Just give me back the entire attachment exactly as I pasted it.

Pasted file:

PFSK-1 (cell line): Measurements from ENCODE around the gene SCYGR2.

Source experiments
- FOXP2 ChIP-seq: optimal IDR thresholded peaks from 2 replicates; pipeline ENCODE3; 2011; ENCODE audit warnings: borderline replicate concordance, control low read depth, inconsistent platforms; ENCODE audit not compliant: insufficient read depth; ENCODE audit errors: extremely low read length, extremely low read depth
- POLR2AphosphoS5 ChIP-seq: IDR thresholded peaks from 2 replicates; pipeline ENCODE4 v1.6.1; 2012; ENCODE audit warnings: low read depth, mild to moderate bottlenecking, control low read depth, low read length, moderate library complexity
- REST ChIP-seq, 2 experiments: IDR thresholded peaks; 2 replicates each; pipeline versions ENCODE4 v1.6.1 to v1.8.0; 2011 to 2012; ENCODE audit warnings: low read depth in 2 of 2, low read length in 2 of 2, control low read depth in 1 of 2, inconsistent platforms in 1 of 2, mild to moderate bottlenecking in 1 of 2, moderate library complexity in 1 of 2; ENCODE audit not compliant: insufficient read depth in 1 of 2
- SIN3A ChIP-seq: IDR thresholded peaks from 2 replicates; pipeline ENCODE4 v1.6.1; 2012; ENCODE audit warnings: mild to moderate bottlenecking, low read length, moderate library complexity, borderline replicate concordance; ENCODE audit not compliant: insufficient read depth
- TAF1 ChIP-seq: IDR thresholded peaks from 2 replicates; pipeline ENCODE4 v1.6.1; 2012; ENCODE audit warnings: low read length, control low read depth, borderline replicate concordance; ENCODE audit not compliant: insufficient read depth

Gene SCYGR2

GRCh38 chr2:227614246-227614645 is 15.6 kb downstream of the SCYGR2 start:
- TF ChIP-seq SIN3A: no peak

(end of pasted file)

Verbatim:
PFSK-1 (cell line): Measurements from ENCODE around the gene SCYGR2.

Source experiments
- FOXP2 ChIP-seq: optimal IDR thresholded peaks from 2 replicates; pipeline ENCODE3; 2011; ENCODE audit warnings: borderline replicate concordance, control low read depth, inconsistent platforms; ENCODE audit not compliant: insufficient read depth; ENCODE audit errors: extremely low read length, extremely low read depth
- POLR2AphosphoS5 ChIP-seq: IDR thresholded peaks from 2 replicates; pipeline ENCODE4 v1.6.1; 2012; ENCODE audit warnings: low read depth, mild to moderate bottlenecking, control low read depth, low read length, moderate library complexity
- REST ChIP-seq, 2 experiments: IDR thresholded peaks; 2 replicates each; pipeline versions ENCODE4 v1.6.1 to v1.8.0; 2011 to 2012; ENCODE audit warnings: low read depth in 2 of 2, low read length in 2 of 2, control low read depth in 1 of 2, inconsistent platforms in 1 of 2, mild to moderate bottlenecking in 1 of 2, moderate library complexity in 1 of 2; ENCODE audit not compliant: insufficient read depth in 1 of 2
- SIN3A ChIP-seq: IDR thresholded peaks from 2 replicates; pipeline ENCODE4 v1.6.1; 2012; ENCODE audit warnings: mild to moderate bottlenecking, low read length, moderate library complexity, borderline replicate concordance; ENCODE audit not compliant: insufficient read depth
- TAF1 ChIP-seq: IDR thresholded peaks from 2 replicates; pipeline ENCODE4 v1.6.1; 2012; ENCODE audit warnings: low read length, control low read depth, borderline replicate concordance; ENCODE audit not compliant: insufficient read depth

Gene SCYGR2

GRCh38 chr2:227614246-227614645 is 15.6 kb downstream of the SCYGR2 start:
- TF ChIP-seq SIN3A: no peak